Troubleshooting in Plumbing: How to Move a Vent Stack
Although moving a vent stack calls for only basic plumbing skills, choosing where to move the pipe requires considerable planning. Plumbing codes outline the allowable sizes, lengths and locations of vent piping. If you plan to alter your plumbing vent system, you need to ensure that your renovation doesn't conflict with local regulations. Moving vent stacks usually requires a permit and inspection. When you apply for your permit, you can ask the building department for information regarding project-specific details.
Planning the Move
Determine the maximum allowable distance from the fixture that the vent services to the vent. This distance typically varies according to the diameter of the system's drainpipes. For example, 1 1/2 inch vents must branch from drainpipes within 6 feet of the fixture's trap. Choose a new vent position within the allowable distance.
Determine if the new position exceeds the allowable length of the vent pipe. Allowable length varies from 30 to 100 feet or more depending on the diameter of the pipe. Consult a vent piping size and length chart from your local building authority to find the maximum length for your project's specific circumstances. Revise your selection to accommodate the requirements of local regulations.
Check the proposed path of the new vent for obstructions. The ideal path requires as few holes as possible and does not intersect existing electrical and plumbing lines. While the pipe may pass through a wall's top plates and roof coverings, its path should not require notching or boring vertical holes through structural beams, joists or rafters. Arrange your new vent's path to minimize the impact on existing framing.
Sever the existing vent stack from its branch fitting with a hacksaw or reciprocal saw; cut the pipe as near to the fitting as possible. Cut the pipe into sections to remove it from the wall or pull it out of the wall from the building's roof. Cut the remaining sides of the branch fitting from the drain lines, working as near to the edges of the fitting's openings as possible. Remove the fitting from the drain lines.
Measure the distance of the gap created by removing the fitting. Use a chop saw to cut a piece of replacement pipe to this size. Smooth the cut ends of the drain lines and replacement pipe with a piece of emery cloth. Clean the pipe ends with a clean rag. Slip flexible couplings over both open ends of the existing drain line. Insert the replacement pipe into the gap in the drain line.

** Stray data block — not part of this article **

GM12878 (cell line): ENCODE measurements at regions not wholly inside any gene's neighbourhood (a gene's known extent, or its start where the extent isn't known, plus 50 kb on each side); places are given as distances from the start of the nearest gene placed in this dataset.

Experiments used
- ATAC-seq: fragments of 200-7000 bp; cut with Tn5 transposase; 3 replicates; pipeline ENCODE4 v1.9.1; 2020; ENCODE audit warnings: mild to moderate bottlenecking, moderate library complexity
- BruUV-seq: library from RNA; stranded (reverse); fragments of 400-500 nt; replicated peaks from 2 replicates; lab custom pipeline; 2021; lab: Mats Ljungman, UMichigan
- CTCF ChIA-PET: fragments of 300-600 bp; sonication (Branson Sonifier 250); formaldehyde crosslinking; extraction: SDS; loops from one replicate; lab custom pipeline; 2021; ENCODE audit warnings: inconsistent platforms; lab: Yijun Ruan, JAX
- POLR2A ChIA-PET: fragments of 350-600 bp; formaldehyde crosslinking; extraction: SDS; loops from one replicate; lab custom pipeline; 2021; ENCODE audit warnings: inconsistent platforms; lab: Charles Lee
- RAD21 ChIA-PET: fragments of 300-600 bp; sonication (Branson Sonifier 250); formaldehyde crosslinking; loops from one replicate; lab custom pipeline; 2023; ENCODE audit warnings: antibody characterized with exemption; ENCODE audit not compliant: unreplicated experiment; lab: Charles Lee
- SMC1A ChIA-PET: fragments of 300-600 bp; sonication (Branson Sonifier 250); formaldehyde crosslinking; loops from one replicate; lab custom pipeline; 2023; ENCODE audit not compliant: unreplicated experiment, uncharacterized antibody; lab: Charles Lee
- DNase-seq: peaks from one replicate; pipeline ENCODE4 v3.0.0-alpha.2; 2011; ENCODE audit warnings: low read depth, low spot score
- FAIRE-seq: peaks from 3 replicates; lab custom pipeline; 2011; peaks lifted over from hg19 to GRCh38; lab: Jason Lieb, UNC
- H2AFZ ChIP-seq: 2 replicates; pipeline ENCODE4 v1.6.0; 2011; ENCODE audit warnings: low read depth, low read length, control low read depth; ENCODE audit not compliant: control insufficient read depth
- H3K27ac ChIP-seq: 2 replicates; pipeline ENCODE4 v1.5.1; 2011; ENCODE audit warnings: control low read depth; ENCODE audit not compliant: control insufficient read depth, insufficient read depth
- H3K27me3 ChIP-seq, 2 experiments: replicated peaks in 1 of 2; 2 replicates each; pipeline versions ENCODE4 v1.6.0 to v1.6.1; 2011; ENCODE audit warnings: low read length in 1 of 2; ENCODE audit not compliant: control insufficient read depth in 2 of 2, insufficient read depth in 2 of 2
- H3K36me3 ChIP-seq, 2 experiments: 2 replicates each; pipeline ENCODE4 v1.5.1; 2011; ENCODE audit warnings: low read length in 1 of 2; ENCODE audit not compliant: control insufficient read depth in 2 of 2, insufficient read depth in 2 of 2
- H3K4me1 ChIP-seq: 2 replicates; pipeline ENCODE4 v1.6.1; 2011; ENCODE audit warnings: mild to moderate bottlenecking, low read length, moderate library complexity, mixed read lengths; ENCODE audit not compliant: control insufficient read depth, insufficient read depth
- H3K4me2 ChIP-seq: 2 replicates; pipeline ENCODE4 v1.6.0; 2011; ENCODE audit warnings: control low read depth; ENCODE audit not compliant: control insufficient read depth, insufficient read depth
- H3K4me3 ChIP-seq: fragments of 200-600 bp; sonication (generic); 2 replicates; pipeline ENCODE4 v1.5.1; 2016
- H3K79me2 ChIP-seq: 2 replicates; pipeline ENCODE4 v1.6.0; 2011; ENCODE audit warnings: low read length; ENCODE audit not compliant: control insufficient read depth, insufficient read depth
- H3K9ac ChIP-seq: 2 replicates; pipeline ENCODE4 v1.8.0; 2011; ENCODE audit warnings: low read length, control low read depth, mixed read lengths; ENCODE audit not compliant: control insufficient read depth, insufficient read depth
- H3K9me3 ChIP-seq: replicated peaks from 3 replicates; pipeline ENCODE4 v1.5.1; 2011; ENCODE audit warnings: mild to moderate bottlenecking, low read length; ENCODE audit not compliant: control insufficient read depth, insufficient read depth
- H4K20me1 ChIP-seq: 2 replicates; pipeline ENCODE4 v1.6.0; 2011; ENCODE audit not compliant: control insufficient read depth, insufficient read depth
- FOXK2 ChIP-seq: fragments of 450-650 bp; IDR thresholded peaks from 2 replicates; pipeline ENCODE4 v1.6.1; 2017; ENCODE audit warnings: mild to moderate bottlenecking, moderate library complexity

Slide the couplings over the replacement pipe so that the couplings join the existing lines to the replacement pipe. Tighten the couplings' clamp screws with a screwdriver.
Use a hacksaw or reciprocal saw to cut an opening for the new branch fitting at the desired location. The opening must accommodate the breadth of the replacement branch fitting and allow the fitting to slip over the existing drain lines as necessary.
Smooth the open ends of the drain lines with emery cloth and wipe them with a clean rag. Dry-fit the replacement fitting into the opening. If you are using a street tee, slip a flexible coupling over the pipe that will accommodate the male side of the fitting. A standard street tee has two female openings and one male; this type of fitting eases installation where existing pipes cannot be bent to slip into a fitting's openings.
Apply pipe cement to the inside of the fitting where it will connect to the existing drain lines and to the outside corresponding pipes. Slip the fitting onto the pipes, twist until its top opening faces up and hold in position for roughly 30 seconds. If you're using a coupling, slide the coupling over the street end of the fitting and tighten the coupling's clamps with a screwdriver.
Cover the fitting's top opening with a rag. Run a plumb bob between the center of the fitting's top opening and the underside of the wall's top plate. Draw a mark on the underside of the plate to represent a plumb line between the fitting and plate's underside. Attach a hole saw to the power drill and drill through the mark to create a path for the new stack.
Lay out a similar mark for the vent stack's protrusion through the roof. Use the hole saw to drill an access hole through the roof, removing roof coverings as necessary. Cut a length of pipe to run from the branch fitting to the roof. Note that most codes require vent pipes to protrude at least 1 to 2 feet above the roof's surface. Clean the pipe's end and fitting's remaining opening. Feed the vent pipe through the holes and join the pipe to the fitting with cement.
- Many codes allow quarter bends or elbows in vent lines to help the pipe clear obstructions.
- If you remove the old vent from its protrusion through the roof, remember to seal the opening that it leaves behind.
- Protect new roof protrusions with vent flashing and roof sealant.
Based in Hawaii, Shane Grey began writing professionally in 2004. He draws on his construction experience to write instructional home and garden articles. In addition to freelance work, Grey has held a position as an in-house copywriter for an online retailer. He holds a Bachelor of Arts in theater arts from Humboldt State University.
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